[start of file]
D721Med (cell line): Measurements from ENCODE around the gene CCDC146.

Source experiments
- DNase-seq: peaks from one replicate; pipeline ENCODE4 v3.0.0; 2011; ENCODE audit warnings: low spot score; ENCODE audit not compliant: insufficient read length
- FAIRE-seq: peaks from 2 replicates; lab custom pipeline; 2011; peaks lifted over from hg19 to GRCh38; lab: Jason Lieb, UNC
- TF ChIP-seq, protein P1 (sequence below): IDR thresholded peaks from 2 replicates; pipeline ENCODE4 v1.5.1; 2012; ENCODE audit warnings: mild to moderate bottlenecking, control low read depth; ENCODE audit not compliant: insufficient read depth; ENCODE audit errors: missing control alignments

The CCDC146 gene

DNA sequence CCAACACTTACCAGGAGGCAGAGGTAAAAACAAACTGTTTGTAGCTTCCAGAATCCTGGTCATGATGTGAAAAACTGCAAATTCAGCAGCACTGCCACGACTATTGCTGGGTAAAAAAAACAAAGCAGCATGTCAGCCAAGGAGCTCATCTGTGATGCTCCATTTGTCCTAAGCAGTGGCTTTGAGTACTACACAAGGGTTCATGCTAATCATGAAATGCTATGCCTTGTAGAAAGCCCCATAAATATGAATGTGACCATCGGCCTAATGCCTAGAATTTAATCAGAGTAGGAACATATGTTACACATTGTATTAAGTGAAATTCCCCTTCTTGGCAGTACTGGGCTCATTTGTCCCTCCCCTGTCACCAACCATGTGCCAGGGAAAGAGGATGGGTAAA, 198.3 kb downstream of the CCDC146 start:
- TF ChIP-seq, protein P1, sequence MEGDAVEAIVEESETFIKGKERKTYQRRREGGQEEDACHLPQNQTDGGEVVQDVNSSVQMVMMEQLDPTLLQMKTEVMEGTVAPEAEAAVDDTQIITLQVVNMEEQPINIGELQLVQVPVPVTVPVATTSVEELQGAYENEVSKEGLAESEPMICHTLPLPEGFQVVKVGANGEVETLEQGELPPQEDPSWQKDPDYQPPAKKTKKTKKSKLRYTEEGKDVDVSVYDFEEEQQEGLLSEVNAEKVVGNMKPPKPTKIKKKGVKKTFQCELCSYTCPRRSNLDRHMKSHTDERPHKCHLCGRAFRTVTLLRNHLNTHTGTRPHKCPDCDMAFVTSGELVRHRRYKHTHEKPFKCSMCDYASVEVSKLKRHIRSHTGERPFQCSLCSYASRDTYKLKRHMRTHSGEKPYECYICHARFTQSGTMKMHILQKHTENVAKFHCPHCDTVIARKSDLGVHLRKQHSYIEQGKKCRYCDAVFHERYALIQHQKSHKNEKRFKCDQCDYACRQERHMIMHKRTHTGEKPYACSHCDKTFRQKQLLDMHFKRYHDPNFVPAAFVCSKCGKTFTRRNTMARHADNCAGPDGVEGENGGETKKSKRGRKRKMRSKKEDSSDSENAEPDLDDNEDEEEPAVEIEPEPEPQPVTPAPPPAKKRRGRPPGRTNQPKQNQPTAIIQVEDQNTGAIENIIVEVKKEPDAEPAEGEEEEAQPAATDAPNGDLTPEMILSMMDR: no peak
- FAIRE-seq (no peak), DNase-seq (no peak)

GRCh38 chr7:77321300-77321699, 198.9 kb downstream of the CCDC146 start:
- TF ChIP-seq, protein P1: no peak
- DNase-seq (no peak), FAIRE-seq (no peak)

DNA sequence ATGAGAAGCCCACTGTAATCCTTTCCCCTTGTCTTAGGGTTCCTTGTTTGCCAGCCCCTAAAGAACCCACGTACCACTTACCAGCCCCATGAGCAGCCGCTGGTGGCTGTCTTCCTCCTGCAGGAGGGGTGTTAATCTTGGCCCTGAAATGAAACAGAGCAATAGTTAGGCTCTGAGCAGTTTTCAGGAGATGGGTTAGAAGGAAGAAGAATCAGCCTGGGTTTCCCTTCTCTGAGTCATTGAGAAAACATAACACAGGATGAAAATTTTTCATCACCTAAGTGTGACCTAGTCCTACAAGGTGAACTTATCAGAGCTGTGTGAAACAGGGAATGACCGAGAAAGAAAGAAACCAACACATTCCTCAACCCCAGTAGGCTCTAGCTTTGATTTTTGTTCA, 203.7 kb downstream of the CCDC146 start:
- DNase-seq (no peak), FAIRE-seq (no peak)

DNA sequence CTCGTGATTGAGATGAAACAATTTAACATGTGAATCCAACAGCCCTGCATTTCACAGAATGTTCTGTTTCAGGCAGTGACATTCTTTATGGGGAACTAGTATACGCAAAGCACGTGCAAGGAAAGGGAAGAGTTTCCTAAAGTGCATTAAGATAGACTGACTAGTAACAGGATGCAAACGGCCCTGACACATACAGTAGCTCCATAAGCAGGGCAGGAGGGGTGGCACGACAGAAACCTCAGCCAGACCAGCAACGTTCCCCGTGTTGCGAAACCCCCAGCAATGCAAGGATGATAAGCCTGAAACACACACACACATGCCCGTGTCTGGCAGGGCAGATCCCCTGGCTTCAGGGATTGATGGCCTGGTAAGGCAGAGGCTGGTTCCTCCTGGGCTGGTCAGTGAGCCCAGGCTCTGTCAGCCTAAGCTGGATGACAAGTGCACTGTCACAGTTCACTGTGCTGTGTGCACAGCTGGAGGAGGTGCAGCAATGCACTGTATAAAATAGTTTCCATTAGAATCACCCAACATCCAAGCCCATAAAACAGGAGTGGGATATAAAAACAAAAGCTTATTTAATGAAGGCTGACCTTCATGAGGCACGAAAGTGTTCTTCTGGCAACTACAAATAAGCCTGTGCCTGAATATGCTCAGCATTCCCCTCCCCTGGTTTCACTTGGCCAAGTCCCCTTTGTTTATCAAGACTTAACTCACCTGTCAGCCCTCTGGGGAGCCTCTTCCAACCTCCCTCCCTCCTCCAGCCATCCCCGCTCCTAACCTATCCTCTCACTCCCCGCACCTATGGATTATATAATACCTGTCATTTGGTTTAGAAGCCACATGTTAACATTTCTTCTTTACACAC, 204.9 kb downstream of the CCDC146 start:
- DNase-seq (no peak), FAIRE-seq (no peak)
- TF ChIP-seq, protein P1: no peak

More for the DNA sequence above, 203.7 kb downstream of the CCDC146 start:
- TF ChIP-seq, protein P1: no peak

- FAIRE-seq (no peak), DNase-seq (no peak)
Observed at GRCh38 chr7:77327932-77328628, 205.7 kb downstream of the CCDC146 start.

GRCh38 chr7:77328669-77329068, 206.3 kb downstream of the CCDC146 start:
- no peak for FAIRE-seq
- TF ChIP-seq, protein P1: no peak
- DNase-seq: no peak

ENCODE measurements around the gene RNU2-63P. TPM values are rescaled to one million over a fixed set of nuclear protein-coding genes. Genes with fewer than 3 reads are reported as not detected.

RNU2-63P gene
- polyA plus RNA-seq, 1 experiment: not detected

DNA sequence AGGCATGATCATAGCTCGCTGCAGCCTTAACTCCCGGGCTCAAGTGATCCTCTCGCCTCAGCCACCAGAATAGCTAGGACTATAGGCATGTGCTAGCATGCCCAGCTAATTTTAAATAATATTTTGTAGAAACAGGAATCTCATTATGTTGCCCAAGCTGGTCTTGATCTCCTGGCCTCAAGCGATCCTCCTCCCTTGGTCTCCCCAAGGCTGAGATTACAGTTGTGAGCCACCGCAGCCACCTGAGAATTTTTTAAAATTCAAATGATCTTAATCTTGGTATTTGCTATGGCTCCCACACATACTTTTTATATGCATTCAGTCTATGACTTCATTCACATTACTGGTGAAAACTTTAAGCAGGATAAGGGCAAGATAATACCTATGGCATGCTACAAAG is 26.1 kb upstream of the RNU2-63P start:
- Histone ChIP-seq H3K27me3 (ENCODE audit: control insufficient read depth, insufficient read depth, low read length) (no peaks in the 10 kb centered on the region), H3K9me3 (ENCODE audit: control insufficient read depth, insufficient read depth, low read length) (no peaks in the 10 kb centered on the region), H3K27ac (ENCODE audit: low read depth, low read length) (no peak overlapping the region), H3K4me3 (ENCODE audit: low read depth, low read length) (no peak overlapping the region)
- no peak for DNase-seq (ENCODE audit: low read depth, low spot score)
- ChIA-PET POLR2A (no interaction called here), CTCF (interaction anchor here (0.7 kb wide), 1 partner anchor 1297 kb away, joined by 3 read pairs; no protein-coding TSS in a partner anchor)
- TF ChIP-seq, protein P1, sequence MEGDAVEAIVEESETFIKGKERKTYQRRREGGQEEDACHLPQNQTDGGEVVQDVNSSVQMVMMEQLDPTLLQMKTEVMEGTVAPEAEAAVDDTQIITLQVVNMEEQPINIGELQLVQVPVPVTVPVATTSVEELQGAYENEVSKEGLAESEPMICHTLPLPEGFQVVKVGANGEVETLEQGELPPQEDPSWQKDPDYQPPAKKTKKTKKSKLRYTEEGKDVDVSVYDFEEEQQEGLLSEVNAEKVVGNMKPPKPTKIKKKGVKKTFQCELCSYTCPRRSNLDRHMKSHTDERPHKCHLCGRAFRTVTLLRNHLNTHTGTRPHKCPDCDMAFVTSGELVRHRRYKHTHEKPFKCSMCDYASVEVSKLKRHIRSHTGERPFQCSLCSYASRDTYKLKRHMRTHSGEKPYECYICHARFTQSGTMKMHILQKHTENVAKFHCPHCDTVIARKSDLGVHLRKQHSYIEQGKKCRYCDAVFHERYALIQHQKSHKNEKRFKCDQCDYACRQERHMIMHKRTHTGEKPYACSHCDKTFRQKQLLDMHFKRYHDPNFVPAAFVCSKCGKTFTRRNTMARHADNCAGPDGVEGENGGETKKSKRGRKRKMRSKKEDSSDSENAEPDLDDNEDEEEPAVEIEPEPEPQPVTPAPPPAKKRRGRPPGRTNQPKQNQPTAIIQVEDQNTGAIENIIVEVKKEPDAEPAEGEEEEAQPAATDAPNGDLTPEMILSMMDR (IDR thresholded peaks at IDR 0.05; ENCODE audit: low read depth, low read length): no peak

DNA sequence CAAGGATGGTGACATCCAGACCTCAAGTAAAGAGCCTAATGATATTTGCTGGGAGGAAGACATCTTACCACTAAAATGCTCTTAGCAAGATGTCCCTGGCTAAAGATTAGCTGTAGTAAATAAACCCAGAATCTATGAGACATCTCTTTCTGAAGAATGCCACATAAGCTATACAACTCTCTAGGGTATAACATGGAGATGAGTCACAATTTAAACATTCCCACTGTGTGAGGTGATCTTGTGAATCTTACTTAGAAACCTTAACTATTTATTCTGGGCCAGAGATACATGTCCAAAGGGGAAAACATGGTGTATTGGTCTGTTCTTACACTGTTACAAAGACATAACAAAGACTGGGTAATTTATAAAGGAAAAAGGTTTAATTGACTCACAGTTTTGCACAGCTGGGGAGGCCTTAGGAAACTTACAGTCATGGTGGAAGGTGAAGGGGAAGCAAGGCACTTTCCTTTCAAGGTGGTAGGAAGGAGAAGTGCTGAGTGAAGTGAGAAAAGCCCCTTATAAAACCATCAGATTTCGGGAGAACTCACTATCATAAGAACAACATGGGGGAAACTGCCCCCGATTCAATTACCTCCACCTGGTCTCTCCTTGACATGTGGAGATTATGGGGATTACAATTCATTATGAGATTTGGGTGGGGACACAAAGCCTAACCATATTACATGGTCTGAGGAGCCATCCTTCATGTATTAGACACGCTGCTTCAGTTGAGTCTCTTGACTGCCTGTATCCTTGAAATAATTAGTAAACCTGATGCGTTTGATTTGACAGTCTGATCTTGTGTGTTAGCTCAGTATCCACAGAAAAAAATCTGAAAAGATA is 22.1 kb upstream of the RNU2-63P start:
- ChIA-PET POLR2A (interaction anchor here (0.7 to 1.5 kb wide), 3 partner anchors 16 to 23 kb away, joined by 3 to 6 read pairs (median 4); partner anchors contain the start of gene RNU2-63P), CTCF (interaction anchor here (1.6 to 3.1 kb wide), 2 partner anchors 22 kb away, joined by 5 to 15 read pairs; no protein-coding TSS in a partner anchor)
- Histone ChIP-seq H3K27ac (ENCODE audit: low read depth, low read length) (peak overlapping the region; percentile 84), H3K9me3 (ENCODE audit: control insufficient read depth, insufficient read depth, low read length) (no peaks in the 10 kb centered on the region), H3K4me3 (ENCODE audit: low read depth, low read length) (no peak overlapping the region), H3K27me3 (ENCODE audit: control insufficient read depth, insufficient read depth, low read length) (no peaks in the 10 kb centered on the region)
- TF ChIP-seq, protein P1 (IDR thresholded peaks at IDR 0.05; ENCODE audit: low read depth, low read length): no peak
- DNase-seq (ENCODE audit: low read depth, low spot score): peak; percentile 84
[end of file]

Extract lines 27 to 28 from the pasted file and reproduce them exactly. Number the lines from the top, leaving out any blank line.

RNU2-63P gene
- polyA plus RNA-seq, 1 experiment: not detected